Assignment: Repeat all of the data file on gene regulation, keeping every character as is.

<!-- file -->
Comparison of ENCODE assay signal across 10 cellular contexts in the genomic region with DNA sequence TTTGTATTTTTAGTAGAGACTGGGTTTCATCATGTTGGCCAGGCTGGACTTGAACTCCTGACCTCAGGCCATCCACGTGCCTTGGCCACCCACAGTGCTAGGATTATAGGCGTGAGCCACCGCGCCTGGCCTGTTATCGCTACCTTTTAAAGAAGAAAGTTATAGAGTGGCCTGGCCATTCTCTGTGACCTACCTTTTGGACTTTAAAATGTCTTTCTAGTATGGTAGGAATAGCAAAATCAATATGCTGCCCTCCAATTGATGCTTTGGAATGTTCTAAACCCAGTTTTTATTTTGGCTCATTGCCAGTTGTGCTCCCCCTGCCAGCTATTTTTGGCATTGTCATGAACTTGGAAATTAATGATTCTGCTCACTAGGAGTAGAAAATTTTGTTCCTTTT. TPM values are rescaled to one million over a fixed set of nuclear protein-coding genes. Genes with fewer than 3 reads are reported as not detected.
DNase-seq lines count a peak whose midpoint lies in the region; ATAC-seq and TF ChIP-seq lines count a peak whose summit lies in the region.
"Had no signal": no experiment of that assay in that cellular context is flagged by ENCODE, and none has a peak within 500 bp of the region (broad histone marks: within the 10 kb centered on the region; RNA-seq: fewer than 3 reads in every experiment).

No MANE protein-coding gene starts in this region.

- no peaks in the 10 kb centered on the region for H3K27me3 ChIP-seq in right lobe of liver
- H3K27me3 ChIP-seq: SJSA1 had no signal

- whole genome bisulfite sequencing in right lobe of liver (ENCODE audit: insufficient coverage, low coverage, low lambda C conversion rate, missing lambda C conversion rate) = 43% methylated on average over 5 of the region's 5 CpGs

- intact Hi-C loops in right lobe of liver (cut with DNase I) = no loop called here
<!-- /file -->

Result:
Comparison of ENCODE assay signal across 10 cellular contexts in the genomic region with DNA sequence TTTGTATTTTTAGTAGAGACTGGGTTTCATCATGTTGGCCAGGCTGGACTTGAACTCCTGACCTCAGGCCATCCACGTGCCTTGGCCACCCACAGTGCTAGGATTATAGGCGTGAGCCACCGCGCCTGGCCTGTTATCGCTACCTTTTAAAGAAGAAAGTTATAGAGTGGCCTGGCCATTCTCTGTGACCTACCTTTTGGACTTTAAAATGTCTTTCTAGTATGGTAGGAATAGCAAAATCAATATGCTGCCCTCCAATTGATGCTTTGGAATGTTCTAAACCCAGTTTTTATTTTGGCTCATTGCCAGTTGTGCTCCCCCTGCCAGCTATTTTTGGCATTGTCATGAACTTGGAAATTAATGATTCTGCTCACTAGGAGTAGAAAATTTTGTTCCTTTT. TPM values are rescaled to one million over a fixed set of nuclear protein-coding genes. Genes with fewer than 3 reads are reported as not detected.
DNase-seq lines count a peak whose midpoint lies in the region; ATAC-seq and TF ChIP-seq lines count a peak whose summit lies in the region.
"Had no signal": no experiment of that assay in that cellular context is flagged by ENCODE, and none has a peak within 500 bp of the region (broad histone marks: within the 10 kb centered on the region; RNA-seq: fewer than 3 reads in every experiment).

No MANE protein-coding gene starts in this region.

- no peaks in the 10 kb centered on the region for H3K27me3 ChIP-seq in right lobe of liver
- H3K27me3 ChIP-seq: SJSA1 had no signal

- whole genome bisulfite sequencing in right lobe of liver (ENCODE audit: insufficient coverage, low coverage, low lambda C conversion rate, missing lambda C conversion rate) = 43% methylated on average over 5 of the region's 5 CpGs

- intact Hi-C loops in right lobe of liver (cut with DNase I) = no loop called here